European regulators have ended an antitrust probe into the price of ebooks, accepting an offer by Apple and four major publishers to relax pricing restrictions on Amazon and other rival retailers.

iBook store

The decision represents a win for Amazon, which was unable to sell ebooks cheaper than Apple due to a deal the iPad maker had in place with publishers Simon & Schuster, HarperCollins, Hachette Livre and Macmillan-owner Verlagsgruppe Georg von Holtzbrinck.

Clauses of the agreement barred publishers from making deals with rival retailers to sell ebooks at a lower price than Apple, meaning Amazon was unable to undercut its rival; as a result, the European Commission began an investigation in December 2011.

On 13 December this year, the EC said in a statement that concessions from Apple and the publishers helped to soothe concerns that their pricing deals curb competition.

"The commitments proposed by Apple and the four publishers will restore normal competitive conditions in this new and fast-moving market, to the benefit of the buyers and readers of ebooks," EU Competition Commissioner Joaquin Almunia said.

Apple and the publishers have offered to let retailers set prices or discounts for two years, and also to suspend "most-favoured nation" contracts for five years, which will see retailers set the price of ebooks themselves.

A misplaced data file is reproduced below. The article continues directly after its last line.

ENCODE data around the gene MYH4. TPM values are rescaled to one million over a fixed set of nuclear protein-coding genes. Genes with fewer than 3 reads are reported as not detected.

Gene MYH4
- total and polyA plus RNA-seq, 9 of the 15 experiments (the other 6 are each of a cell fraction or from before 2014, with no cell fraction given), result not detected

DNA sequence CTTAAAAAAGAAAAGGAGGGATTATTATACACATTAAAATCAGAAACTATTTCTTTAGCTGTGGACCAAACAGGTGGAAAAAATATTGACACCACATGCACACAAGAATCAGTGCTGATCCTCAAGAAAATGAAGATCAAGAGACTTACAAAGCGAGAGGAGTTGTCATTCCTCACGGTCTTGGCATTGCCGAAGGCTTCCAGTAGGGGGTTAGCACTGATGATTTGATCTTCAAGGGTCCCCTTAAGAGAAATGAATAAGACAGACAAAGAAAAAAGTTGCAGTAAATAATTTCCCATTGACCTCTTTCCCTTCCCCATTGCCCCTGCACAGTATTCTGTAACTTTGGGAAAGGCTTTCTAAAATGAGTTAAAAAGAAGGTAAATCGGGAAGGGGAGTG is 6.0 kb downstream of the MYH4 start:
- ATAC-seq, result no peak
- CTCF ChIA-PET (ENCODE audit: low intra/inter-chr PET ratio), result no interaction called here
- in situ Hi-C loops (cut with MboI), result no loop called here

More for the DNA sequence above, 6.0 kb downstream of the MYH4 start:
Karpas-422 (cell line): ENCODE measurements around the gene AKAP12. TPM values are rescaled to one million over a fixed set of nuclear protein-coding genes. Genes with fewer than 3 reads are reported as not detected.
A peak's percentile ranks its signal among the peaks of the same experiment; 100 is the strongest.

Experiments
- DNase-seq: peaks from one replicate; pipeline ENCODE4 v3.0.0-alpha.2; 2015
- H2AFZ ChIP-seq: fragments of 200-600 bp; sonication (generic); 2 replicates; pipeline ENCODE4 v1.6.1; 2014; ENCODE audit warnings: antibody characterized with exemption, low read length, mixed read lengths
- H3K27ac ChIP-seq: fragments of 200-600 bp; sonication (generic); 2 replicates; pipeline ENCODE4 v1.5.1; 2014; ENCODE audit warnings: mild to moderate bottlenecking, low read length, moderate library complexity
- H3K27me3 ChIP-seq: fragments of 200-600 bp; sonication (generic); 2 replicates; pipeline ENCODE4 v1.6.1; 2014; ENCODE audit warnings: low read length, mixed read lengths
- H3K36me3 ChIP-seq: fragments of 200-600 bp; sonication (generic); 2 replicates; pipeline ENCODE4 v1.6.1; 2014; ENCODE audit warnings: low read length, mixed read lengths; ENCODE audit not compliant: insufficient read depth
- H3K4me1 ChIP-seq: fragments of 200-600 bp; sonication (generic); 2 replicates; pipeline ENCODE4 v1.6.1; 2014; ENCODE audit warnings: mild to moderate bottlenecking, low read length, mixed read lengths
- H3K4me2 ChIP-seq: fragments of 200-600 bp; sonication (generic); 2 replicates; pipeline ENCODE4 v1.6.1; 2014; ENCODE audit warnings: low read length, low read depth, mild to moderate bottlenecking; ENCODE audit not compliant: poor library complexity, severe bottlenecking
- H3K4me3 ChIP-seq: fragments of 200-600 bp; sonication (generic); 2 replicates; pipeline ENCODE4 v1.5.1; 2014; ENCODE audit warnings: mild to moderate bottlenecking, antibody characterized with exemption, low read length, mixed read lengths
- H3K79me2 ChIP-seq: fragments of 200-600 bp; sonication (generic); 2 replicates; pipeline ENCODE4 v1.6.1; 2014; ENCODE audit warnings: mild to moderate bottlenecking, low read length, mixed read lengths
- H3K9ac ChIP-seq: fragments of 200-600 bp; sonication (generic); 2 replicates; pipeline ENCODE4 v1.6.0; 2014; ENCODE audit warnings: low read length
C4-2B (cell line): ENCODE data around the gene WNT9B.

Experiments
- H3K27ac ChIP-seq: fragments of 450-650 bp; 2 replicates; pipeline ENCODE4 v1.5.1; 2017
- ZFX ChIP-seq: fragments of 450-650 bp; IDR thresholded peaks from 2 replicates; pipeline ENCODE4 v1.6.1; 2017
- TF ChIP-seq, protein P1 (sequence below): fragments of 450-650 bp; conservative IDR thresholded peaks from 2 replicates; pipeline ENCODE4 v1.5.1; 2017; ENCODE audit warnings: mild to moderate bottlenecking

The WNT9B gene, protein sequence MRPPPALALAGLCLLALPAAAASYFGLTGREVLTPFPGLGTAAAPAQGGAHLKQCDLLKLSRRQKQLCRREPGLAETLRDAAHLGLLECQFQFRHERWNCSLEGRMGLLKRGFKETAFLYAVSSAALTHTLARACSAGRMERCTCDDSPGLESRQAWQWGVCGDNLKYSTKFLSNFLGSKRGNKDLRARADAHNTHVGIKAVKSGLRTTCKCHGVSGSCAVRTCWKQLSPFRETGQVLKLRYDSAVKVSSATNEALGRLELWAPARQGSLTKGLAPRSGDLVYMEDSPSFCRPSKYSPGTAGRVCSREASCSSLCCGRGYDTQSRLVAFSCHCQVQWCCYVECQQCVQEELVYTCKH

Previously, Apple subscribed to the agency model of ebook pricing, where it would let book publishers set the prices for their own books, but in return Apple demanded a 30 percent cut from the sales; the iPhone maker wouldn't let publishers price their books cheaper elsewhere, so to compensate the 30 percent hit they took from Apple, they put ebook prices up.

Mark Coker, founder of Smashwords, an ebook publisher and distributor that works with Apple, told Reuters: "It's certainly another win for Amazon. I have not seen the terms of the final settlement, but I think it places restrictions on what publishers can do, slowing them down just when they need to be more nimble,"

"Faced with years of court battles and uncertainty I can understand why some of these guys decided to fold their cards and take the whipping," he added.